Scholar Ryan Anderson's Critique of Transgender Movement Reportedly De-Listed by Amazon

Anderson’s book was commended by professors of psychiatry, psychology, and medical ethics at universities such as Johns Hopkins, Boston University, New York University, and Columbia University.

Cover of Ryan Anderson's book, When Harry Became Sally.
Cover of Ryan Anderson's book, When Harry Became Sally. (photo: Courtesy photo / Ryan Anderson)

WASHINGTON — One scholar’s critical book on the transgender movement has reportedly been removed from Amazon.com.

On Sunday afternoon, Ryan Anderson—the current president of the Ethics and Public Policy Center (EPPC)—reported that his book When Harry Became Sally: Responding to the Transgender Moment was no longer listed for purchase on the online retail giant Amazon.com. The book was released three years ago, on Feb. 20, 2018.

Anderson told CNA on Monday morning that he was alerted to the situation as “people trying to buy it told me it was gone.”

“And not just like it‘s out of stock. The pages are down. You can’t buy a used copy. You can‘t buy the kindle. You can’t get the Audible version,” Anderson told CNA. He said that his book’s publisher asked for an explanation from Amazon as to why it was not being listed online, but had not yet received an explanation.

As of Monday afternoon, the book was not listed on Amazon for purchase, but was still available for purchase at the book retailer Barnes and Noble.

A spokesperson for Amazon declined to comment on Anderson’s claims on Monday.

Among content that is prohibited under Amazon’s guidelines is that which “we determine is hate speech,” along with “other material we deem inappropriate or offensive.”

Amazon states that “providing access to the written word is important, including content that may be considered objectionable.” The company states that it may withdraw content if “we determine it creates a poor customer experience.”

In addition, Amazon states that if it pulls content, its policy is to inform the “author, publisher, or selling partner” of the de-listing and to allow them an appeal.

“If we remove a title, we let the author, publisher, or selling partner know and they can appeal our decision,” the company stated.

However, Anderson told CNA that as of Monday afternoon he had not heard any explanation from the company for his book not being listed online.

When Harry Became Sally is Anderson’s critical look into the transgender movement, exploring the biological, psychological, and philosophical areas of the transgender debate. He has been outspoken on topics such as the concept of gender fluidity, purported psychological benefits of gender-transition surgery for those with gender dysphoria, and the implications of “transgender mandates”—that public spaces such as single-sex bathrooms and locker rooms be available to people based on their gender identity.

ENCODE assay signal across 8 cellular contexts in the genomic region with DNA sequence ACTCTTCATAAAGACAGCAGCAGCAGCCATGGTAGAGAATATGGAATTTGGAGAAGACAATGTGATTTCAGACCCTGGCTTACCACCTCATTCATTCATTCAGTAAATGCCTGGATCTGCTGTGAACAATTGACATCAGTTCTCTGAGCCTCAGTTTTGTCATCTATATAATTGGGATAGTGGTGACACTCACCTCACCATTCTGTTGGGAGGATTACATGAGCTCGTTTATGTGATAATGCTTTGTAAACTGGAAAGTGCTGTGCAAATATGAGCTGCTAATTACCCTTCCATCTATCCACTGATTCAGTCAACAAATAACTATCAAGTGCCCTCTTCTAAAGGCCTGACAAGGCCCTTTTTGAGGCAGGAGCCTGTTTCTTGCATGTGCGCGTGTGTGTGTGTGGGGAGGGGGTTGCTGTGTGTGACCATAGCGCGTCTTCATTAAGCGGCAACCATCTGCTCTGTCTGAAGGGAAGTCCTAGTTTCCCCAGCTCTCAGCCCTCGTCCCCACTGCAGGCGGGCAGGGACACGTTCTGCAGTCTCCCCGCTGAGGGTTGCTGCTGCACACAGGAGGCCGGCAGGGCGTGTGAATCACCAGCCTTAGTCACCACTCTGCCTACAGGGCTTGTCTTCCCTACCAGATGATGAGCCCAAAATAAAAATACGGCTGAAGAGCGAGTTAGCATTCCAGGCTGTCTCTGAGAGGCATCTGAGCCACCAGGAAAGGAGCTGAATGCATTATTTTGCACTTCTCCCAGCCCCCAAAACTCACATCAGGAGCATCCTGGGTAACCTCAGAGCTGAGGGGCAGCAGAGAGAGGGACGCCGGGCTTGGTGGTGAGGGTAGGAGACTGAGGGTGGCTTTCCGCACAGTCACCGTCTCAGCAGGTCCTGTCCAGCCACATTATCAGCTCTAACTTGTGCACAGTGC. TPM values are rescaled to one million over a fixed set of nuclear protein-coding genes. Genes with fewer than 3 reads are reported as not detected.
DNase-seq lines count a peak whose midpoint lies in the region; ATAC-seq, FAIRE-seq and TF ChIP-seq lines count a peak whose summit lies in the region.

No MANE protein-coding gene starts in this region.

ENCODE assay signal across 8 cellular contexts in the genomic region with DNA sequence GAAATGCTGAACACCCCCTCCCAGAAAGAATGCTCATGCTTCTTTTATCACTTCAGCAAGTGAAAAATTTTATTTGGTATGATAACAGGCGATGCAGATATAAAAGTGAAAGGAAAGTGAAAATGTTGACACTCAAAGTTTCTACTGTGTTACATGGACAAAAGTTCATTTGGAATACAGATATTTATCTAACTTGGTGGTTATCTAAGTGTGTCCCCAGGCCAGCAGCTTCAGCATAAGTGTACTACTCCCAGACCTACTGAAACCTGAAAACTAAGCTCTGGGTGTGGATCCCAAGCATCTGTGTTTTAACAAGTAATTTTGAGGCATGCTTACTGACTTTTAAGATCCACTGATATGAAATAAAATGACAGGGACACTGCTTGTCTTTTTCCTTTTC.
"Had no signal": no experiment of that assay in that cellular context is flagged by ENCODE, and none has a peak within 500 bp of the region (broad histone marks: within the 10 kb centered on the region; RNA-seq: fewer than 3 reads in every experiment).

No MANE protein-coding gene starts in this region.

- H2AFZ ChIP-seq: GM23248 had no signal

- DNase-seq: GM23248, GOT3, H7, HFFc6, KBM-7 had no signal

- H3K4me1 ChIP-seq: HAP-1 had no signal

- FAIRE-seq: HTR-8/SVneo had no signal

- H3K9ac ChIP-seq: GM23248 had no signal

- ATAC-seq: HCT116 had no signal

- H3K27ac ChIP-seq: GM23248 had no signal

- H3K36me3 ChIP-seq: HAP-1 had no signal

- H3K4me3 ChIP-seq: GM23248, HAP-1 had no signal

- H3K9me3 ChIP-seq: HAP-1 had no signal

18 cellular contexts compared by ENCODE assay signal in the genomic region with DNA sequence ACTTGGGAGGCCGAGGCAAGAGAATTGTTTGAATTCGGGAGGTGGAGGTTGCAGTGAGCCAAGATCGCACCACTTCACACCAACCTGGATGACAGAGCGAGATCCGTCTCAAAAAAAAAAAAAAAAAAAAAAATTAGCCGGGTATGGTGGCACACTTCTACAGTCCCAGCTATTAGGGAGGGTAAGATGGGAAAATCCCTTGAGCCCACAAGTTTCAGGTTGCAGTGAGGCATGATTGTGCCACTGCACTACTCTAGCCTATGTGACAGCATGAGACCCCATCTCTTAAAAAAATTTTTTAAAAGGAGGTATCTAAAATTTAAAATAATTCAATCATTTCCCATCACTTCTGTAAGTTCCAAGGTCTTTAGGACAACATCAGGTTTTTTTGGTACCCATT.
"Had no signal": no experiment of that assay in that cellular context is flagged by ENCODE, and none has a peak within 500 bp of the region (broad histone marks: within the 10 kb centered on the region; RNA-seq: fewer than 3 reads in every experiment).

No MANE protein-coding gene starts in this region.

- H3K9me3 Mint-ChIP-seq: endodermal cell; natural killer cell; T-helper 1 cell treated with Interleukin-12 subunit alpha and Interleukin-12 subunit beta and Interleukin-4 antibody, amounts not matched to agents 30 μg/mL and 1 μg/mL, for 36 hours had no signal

Anderson’s book was commended by professors of psychiatry, psychology, and medical ethics at universities such as Johns Hopkins, Boston University, New York University, and Columbia University.

Despite the acclaim from scholars, he said it was still de-listed at Amazon. “It’s not about how you say it, it’s not about how rigorously you argue it, it’s not about how charitably you present it. It’s about whether you dissent from a new orthodoxy,” he said.

On Friday, legislation was introduced in the House of Representatives to recognize sexual orientation and gender identity as protected legal classes. The proposed “Equality Act” would create broad protections in civil rights law for those identifying as transgender, non-binary, or gay or lesbian.

Critics such as Anderson have argued that the legislation would erode religious freedom protections and would require women to share sensitive spaces such as bathrooms, shelters, or locker rooms, with biological men identifying as transgender women.

“Make no mistake, both Big Government and Big Tech can undermine human dignity and liberty, human flourishing and the common good,” Anderson stated on Monday.

Recently, the Twitter account of Catholic World Report was suspended after the outlet tweeted a CNA article including language referring to a Biden administration nominee as “a biological man who identifies as a transgender woman.”

After the outlet was informed of its Twitter suspension on Jan. 24, its appeal was initially denied due to its “violations of the Twitter Rules.” As of Feb. 1, CWR’s account was unlocked, and a Twitter spokesperson on Feb. 2 said that “[t]he enforcement action was taken in error and has been reversed.”

Oscar Wergeland, “Service in a German Village Church,” ca. 1880

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